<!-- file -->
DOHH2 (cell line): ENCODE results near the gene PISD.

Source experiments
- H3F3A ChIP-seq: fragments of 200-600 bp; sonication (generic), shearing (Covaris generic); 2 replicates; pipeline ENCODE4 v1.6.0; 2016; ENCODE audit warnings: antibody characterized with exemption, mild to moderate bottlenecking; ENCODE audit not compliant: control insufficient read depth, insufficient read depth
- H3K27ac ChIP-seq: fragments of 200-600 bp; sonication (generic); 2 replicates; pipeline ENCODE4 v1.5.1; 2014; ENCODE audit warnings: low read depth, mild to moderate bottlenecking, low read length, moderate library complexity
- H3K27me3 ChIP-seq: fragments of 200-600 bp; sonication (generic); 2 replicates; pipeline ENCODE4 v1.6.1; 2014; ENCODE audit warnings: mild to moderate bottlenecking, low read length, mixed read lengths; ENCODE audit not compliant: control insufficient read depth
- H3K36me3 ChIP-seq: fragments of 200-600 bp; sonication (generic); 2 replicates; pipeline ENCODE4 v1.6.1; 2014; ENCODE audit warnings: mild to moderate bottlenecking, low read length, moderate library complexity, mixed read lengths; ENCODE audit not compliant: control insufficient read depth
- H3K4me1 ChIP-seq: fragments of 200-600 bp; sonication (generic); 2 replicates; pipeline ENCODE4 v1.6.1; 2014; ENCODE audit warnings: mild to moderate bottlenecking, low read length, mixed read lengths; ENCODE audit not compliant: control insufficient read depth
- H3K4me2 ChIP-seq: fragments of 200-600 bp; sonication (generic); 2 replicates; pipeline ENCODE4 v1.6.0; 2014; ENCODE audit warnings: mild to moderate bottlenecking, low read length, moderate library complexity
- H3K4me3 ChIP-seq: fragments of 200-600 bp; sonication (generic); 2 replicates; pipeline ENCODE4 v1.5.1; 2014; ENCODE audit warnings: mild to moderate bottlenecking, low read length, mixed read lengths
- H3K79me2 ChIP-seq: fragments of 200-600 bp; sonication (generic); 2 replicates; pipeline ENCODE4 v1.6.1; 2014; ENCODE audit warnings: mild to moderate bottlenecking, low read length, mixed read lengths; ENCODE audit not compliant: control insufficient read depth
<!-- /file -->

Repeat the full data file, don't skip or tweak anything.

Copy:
DOHH2 (cell line): ENCODE results near the gene PISD.

Source experiments
- H3F3A ChIP-seq: fragments of 200-600 bp; sonication (generic), shearing (Covaris generic); 2 replicates; pipeline ENCODE4 v1.6.0; 2016; ENCODE audit warnings: antibody characterized with exemption, mild to moderate bottlenecking; ENCODE audit not compliant: control insufficient read depth, insufficient read depth
- H3K27ac ChIP-seq: fragments of 200-600 bp; sonication (generic); 2 replicates; pipeline ENCODE4 v1.5.1; 2014; ENCODE audit warnings: low read depth, mild to moderate bottlenecking, low read length, moderate library complexity
- H3K27me3 ChIP-seq: fragments of 200-600 bp; sonication (generic); 2 replicates; pipeline ENCODE4 v1.6.1; 2014; ENCODE audit warnings: mild to moderate bottlenecking, low read length, mixed read lengths; ENCODE audit not compliant: control insufficient read depth
- H3K36me3 ChIP-seq: fragments of 200-600 bp; sonication (generic); 2 replicates; pipeline ENCODE4 v1.6.1; 2014; ENCODE audit warnings: mild to moderate bottlenecking, low read length, moderate library complexity, mixed read lengths; ENCODE audit not compliant: control insufficient read depth
- H3K4me1 ChIP-seq: fragments of 200-600 bp; sonication (generic); 2 replicates; pipeline ENCODE4 v1.6.1; 2014; ENCODE audit warnings: mild to moderate bottlenecking, low read length, mixed read lengths; ENCODE audit not compliant: control insufficient read depth
- H3K4me2 ChIP-seq: fragments of 200-600 bp; sonication (generic); 2 replicates; pipeline ENCODE4 v1.6.0; 2014; ENCODE audit warnings: mild to moderate bottlenecking, low read length, moderate library complexity
- H3K4me3 ChIP-seq: fragments of 200-600 bp; sonication (generic); 2 replicates; pipeline ENCODE4 v1.5.1; 2014; ENCODE audit warnings: mild to moderate bottlenecking, low read length, mixed read lengths
- H3K79me2 ChIP-seq: fragments of 200-600 bp; sonication (generic); 2 replicates; pipeline ENCODE4 v1.6.1; 2014; ENCODE audit warnings: mild to moderate bottlenecking, low read length, mixed read lengths; ENCODE audit not compliant: control insufficient read depth